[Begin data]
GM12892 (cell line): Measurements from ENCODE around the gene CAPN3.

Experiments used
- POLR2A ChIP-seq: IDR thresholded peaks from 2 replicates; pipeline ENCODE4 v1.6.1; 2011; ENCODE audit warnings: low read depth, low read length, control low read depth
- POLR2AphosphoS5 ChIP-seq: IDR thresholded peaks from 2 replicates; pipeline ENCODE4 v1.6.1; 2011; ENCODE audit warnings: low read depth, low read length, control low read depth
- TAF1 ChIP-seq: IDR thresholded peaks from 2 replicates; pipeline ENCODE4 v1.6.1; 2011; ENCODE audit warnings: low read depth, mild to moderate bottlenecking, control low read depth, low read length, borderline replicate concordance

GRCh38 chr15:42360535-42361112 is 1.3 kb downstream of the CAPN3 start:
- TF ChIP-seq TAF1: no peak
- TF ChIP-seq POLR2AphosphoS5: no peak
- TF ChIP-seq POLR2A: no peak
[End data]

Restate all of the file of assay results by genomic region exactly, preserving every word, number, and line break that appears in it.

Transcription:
GM12892 (cell line): Measurements from ENCODE around the gene CAPN3.

Experiments used
- POLR2A ChIP-seq: IDR thresholded peaks from 2 replicates; pipeline ENCODE4 v1.6.1; 2011; ENCODE audit warnings: low read depth, low read length, control low read depth
- POLR2AphosphoS5 ChIP-seq: IDR thresholded peaks from 2 replicates; pipeline ENCODE4 v1.6.1; 2011; ENCODE audit warnings: low read depth, low read length, control low read depth
- TAF1 ChIP-seq: IDR thresholded peaks from 2 replicates; pipeline ENCODE4 v1.6.1; 2011; ENCODE audit warnings: low read depth, mild to moderate bottlenecking, control low read depth, low read length, borderline replicate concordance

GRCh38 chr15:42360535-42361112 is 1.3 kb downstream of the CAPN3 start:
- TF ChIP-seq TAF1: no peak
- TF ChIP-seq POLR2AphosphoS5: no peak
- TF ChIP-seq POLR2A: no peak